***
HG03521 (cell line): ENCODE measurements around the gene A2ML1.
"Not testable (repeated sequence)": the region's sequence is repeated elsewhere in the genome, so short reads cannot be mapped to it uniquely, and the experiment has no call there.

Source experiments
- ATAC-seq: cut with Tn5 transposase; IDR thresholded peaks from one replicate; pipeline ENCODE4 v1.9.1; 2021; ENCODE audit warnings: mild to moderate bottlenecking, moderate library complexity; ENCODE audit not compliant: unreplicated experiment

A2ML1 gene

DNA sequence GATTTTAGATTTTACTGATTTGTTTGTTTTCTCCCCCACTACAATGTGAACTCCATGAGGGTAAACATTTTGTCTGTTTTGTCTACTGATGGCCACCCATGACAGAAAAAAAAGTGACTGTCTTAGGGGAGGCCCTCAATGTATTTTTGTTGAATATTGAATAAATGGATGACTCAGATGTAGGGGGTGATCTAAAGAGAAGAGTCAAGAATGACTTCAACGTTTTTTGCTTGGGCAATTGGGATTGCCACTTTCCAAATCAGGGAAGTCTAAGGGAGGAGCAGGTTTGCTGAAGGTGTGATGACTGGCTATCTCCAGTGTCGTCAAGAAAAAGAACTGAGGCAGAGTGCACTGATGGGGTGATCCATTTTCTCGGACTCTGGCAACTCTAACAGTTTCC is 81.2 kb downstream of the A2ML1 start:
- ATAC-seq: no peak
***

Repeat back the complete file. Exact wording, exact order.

HG03521 (cell line): ENCODE measurements around the gene A2ML1.
"Not testable (repeated sequence)": the region's sequence is repeated elsewhere in the genome, so short reads cannot be mapped to it uniquely, and the experiment has no call there.

Source experiments
- ATAC-seq: cut with Tn5 transposase; IDR thresholded peaks from one replicate; pipeline ENCODE4 v1.9.1; 2021; ENCODE audit warnings: mild to moderate bottlenecking, moderate library complexity; ENCODE audit not compliant: unreplicated experiment

A2ML1 gene

DNA sequence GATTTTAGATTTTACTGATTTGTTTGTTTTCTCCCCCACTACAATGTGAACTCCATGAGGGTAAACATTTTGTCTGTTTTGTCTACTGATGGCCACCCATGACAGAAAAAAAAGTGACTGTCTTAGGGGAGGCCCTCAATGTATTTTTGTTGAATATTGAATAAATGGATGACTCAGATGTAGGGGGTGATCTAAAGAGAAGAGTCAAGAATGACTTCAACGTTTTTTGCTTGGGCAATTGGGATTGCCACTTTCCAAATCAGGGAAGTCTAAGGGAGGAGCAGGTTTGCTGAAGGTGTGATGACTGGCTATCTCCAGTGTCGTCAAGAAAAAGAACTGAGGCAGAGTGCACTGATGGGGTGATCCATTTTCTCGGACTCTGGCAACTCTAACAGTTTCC is 81.2 kb downstream of the A2ML1 start:
- ATAC-seq: no peak